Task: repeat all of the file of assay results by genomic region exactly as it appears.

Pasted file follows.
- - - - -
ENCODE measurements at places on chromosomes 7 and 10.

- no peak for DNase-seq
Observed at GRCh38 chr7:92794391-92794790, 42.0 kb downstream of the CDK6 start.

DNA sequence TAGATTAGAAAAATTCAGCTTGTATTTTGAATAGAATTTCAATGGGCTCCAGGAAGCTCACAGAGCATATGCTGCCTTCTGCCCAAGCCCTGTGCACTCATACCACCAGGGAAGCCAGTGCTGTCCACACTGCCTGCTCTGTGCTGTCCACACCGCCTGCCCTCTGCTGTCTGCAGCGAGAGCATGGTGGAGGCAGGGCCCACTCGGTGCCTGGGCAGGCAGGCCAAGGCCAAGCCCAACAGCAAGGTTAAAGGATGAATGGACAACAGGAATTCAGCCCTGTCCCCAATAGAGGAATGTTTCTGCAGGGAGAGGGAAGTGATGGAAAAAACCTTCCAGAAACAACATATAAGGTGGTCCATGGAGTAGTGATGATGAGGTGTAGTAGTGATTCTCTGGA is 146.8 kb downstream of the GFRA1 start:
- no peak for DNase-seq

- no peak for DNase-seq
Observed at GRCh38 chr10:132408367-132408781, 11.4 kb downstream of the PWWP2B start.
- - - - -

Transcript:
ENCODE measurements at places on chromosomes 7 and 10.

- no peak for DNase-seq
Observed at GRCh38 chr7:92794391-92794790, 42.0 kb downstream of the CDK6 start.

DNA sequence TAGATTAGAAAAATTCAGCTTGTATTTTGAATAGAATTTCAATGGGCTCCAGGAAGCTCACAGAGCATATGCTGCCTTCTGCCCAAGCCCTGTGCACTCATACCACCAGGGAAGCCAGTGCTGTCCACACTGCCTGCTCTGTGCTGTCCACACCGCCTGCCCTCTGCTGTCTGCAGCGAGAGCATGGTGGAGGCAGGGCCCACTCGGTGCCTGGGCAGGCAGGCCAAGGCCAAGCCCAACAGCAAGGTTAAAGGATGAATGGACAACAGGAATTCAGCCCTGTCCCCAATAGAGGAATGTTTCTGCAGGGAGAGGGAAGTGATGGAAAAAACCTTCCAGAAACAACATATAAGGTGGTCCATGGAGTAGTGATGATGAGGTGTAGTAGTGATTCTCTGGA is 146.8 kb downstream of the GFRA1 start:
- no peak for DNase-seq

- no peak for DNase-seq
Observed at GRCh38 chr10:132408367-132408781, 11.4 kb downstream of the PWWP2B start.